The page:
New Novels at the Libraries.
MARVEL. By the Author of "Molly Bawn." 3 vols.
FOR FREEDOM. By TIGHE HOPKINS. 2 vols.
MOLLY'S STORY; a Family History. 3 vols.
AN ADVENTURESS. 2 vols.
LADY STELLA AND HER LOVER. 3 vols.
ONE MAID'S MISCHIEF. By G. M. FENN. 3 vols.
UNCLE BOB'S NIECE. By LESLIE KEITH. 3 vols.
A VOICE IN THE WILDERNESS. By C. FOTHERGILL. 3 vols.
WARD & DOWNEY, PUBLISHERS, LONDON.
"The Mystery of Killard," "The Weird Sisters,"
"Tempest Driven," "Under St. Paul's," &c.
IN THREE VOLUMES.
WARD AND DOWNEY,
12, YORK STREET, COVENT GARDEN, W.C.
[All rights reserved.]
KELLY AND CO., GATE STREET, LINCOLN'S INN FIELDS,
"The 8.45 for London, miss? Just gone. Gone two or three minutes. It's the last train up to town this evening, miss. First in the morning at 6.15, miss."
"Gone!" cried the girl in despair. She reached out her hand and caught one of the wooden pillars supporting the roof of the little station at Millway, near the south-east coast of England.
"Yes, miss, gone," said the porter. He was inclined to be very civil and communicative, for the last train for London had left, the enquirer seemed in great distress, and she was young and beautiful. "Any luggage, miss? If you have you can leave it in the cloak-room till the first train to-morrow. The first train leaves here at a quarter past six."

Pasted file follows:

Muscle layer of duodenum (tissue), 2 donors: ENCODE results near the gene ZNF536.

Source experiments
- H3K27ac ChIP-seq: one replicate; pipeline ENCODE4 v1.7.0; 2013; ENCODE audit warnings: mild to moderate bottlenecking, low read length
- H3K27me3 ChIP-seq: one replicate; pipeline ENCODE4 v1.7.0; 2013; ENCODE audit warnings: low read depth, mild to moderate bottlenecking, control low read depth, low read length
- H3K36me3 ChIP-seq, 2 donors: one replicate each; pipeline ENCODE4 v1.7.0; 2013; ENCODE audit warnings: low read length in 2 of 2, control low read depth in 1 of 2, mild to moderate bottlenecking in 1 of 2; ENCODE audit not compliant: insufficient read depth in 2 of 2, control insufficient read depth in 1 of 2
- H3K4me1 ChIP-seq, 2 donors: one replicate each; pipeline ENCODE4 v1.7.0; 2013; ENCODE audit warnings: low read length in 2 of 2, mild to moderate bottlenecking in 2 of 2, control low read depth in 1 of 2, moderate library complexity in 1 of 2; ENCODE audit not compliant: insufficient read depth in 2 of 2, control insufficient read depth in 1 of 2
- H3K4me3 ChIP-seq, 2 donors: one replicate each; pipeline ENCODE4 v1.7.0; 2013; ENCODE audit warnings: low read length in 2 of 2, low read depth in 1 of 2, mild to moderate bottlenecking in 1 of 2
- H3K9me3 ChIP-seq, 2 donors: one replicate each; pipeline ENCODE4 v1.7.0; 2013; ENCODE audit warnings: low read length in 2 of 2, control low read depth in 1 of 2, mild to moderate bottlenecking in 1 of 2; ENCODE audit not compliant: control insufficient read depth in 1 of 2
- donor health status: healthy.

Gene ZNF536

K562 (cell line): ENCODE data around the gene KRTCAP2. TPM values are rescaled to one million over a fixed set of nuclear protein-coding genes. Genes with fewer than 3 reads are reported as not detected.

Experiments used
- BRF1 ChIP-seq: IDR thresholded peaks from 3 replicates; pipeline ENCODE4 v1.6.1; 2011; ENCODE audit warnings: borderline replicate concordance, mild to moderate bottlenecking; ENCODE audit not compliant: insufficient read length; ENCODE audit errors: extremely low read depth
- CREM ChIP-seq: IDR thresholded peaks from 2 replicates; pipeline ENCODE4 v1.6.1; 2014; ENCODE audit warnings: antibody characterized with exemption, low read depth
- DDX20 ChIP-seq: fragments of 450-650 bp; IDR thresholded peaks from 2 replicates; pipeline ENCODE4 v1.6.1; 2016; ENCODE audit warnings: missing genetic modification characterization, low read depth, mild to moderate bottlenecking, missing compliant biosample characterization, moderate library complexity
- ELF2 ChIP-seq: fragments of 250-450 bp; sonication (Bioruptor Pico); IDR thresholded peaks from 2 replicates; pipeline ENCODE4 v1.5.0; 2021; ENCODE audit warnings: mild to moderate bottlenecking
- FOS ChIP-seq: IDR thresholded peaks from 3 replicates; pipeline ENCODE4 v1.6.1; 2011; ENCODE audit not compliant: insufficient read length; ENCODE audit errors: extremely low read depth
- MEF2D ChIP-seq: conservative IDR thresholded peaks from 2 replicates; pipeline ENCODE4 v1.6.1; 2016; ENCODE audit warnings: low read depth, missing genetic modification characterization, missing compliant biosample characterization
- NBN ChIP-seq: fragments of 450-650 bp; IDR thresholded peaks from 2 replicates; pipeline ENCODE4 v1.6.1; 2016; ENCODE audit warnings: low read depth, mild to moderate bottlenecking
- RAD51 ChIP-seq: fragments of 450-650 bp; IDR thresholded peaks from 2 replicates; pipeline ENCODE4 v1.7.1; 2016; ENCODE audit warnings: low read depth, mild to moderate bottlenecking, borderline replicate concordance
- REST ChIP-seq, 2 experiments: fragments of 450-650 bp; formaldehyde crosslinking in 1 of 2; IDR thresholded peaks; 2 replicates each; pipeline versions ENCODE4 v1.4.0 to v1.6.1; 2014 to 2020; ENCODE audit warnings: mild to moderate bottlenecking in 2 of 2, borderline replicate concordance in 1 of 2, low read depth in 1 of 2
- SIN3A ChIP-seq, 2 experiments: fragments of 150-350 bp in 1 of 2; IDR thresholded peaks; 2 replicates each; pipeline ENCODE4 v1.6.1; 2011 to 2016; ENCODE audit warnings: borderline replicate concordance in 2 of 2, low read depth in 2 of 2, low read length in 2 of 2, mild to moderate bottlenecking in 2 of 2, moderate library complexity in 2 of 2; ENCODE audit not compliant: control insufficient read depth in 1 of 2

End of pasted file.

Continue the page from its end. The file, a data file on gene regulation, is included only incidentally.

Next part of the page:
She did not speak. She looked up and down the platform, with dazed, bewildered eyes. Her lips were drawn back and slightly parted. She still kept her hand on the wooden pillar. She seemed more afraid of becoming weak than in a state of present weakness.
The porter, who was young and good-looking, and a very great admirer of female charms, thought the girl was growing faint. He said: "If you like, miss, you can sit down in the waiting-room and rest there."
She turned her eyes upon him without appearing to see him, and shook her head in mechanical refusal of his suggestion. She had no fear of fainting. For a moment her mental powers were prostrated, but her physical force was in no danger of giving way. With a start and a shiver, she recovered enough presence of mind to realize her position on the platform, and the appearance she must be making in the eyes of the polite and well-disposed railway porter.
"Thank you, I have no luggage--with me." She looked around apprehensively, as though dreading pursuit.
"Would you like me to call a fly for you, miss?"
"No. Oh, no!" she cried, starting back from him in alarm. Then seeing the man retire a pace with a look of surprise and disappointment, she added hastily, "I do not want a cab, thank you. It is most unfortunate that I missed the train. Is it raining still?"
"Yes, miss; heavy."
From where she stood she could have seen the rain falling on the metals and ballast of the line; she was absolutely looking through the rain as she asked the question, but she was in that